Friday, April 21, 2017


Choosing to save a river is more often an act of passion than of careful calculation. You make the choice because the river has touched your life in an intimate and irreversible way because you are unwilling to accept its loss. --David Bolling, How to Save a River: Handbook for Citizen Action

Back along the Red River separating downtown Fargo, N.D., with Moorhead. Minn there is a section of river near the First Avenue Bridge where bottles, crockery and other remnants from bygone days can be found when the river's fluctuating water levels uncover them from the bottom or riverbank.

It was the era before landfills and the river was a convenient disposal site. During the community's settlements, after the arrival of the railroad in the early 1870s, saloons began to proliferate on the Moorhead side of the river because Dakota Territory was "dry" and alcohol was prohibited. Thirsty North Dakotans filled the Red River bridges as they flocked to the Minnesota side for a legal drink. A thriving saloon district quickly sprang up on the banks of the Red. To be as close as possible to North Dakota side, several saloons were built on piers and actually hung out over the river.

Many of the empty bottles found their way into the river as local legend suggest, many would drink up before crossing the bridge into Fargo, and tossing their bottles into the inky depths of the Red River midway. It was the case of out of sight, out of mind for many as the saloon business boomed until 1915 before Minnesota's Clay County finally went dry.

Of course, I like to say it all ended there for the Red River being used as a dumping site for garbage. I would like to believe all people today are more environmentally conscious, but as we all know, our rivers are just vulnerable today as they were back then. Trash can be still found today in and along the banks of our rivers.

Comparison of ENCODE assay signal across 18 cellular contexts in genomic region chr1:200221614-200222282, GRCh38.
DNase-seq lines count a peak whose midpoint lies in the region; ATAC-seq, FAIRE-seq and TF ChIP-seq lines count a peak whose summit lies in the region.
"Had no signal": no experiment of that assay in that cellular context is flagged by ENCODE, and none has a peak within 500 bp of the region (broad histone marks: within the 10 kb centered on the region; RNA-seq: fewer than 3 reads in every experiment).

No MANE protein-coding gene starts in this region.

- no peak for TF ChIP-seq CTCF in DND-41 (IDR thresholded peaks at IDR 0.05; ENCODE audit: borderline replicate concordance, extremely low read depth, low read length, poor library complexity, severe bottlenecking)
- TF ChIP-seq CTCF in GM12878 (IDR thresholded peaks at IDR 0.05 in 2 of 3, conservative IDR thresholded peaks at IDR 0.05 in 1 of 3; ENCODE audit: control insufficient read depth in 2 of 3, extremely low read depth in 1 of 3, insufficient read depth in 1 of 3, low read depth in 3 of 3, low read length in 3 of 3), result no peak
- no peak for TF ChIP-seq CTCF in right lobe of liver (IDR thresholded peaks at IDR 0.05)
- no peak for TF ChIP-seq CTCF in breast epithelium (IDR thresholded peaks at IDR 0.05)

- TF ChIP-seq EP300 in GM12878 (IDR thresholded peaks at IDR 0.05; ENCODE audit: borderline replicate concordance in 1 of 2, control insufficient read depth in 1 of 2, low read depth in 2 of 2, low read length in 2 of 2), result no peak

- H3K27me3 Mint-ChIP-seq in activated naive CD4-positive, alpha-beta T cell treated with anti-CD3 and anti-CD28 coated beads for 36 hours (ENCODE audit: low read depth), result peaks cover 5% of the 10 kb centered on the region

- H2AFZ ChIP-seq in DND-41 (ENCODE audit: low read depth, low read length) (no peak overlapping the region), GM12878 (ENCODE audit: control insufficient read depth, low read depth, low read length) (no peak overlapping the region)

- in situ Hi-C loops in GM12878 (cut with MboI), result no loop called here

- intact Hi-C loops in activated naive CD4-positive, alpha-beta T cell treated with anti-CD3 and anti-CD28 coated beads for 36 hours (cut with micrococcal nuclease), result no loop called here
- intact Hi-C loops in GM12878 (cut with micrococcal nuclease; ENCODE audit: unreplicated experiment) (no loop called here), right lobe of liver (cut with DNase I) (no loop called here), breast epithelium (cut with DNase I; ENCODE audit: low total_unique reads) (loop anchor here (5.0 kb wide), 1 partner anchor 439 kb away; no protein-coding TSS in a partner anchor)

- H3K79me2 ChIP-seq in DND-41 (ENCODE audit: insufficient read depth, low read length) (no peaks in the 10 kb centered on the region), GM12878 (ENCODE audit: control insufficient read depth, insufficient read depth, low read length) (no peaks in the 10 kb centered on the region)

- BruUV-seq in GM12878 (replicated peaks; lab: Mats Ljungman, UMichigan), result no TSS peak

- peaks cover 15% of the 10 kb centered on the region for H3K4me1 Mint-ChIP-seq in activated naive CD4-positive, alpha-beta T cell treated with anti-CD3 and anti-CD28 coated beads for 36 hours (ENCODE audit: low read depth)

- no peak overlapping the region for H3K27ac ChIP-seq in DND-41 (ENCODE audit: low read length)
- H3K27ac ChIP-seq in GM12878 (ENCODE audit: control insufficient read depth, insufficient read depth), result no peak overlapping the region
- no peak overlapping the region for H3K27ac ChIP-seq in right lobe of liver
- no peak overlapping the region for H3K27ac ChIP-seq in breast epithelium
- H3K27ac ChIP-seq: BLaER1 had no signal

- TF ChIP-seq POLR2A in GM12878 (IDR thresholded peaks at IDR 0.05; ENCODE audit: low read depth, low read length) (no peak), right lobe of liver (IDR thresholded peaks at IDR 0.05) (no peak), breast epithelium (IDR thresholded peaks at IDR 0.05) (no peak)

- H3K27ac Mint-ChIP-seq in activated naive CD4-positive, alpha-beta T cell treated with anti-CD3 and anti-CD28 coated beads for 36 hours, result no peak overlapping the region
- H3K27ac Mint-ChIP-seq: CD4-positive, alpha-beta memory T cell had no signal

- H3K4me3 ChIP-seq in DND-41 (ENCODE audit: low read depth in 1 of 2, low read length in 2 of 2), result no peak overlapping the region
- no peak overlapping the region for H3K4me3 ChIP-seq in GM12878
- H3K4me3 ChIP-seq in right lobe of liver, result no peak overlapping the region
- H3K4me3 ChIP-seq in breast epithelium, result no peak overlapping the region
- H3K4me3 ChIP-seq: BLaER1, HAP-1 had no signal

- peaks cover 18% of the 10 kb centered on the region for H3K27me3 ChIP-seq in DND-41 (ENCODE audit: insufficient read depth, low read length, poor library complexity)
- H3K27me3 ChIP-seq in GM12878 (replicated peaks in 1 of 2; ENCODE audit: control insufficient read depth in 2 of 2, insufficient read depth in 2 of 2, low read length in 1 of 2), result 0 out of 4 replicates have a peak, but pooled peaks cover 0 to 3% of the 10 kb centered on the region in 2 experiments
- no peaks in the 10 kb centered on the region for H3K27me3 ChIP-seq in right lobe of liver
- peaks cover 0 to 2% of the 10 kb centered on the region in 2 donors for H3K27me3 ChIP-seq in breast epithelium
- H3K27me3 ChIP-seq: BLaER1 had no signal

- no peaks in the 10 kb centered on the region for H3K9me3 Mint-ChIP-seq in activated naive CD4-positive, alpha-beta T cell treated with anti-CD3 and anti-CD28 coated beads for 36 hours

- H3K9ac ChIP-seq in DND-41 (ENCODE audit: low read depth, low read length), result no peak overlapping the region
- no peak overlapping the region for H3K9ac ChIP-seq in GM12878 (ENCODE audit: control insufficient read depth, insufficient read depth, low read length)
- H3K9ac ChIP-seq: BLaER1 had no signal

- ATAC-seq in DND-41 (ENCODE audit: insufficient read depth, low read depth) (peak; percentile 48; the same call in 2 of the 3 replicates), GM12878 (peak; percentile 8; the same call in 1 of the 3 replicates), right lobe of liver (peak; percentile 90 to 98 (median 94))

So on this Earth Day 2017, Outside Adventure to the Max and American Rivers are asking for you to take action and clean up and protect the rivers in our own backyards. We need your pledge.The premise is simple. Every year, National River Cleanup® volunteers pull tons of trash out of our rivers, but by picking up trash you see around you every day, you can prevent it from getting into the rivers in the first place.

Will you pledge to pick up 25 pieces of trash in 25 days? Let’s prevent litter from making it into our local streams and rivers. Add your name here:

Make the River Cleanup Pledge, and share your work on social media with #rivercleanup to help grow our movement.

You are the key to protecting our rivers by setting an example for your community. We’re looking forward to seeing what we can do for our rivers together.

National River Cleanup® is a key initiative for American Rivers. Since its inception in 1991, they have engaged more than 1.3 million volunteers who have participated in thousands of cleanups across the country, covering more than 252,694 miles of waterways and removing more than 25 million pounds of litter and debris.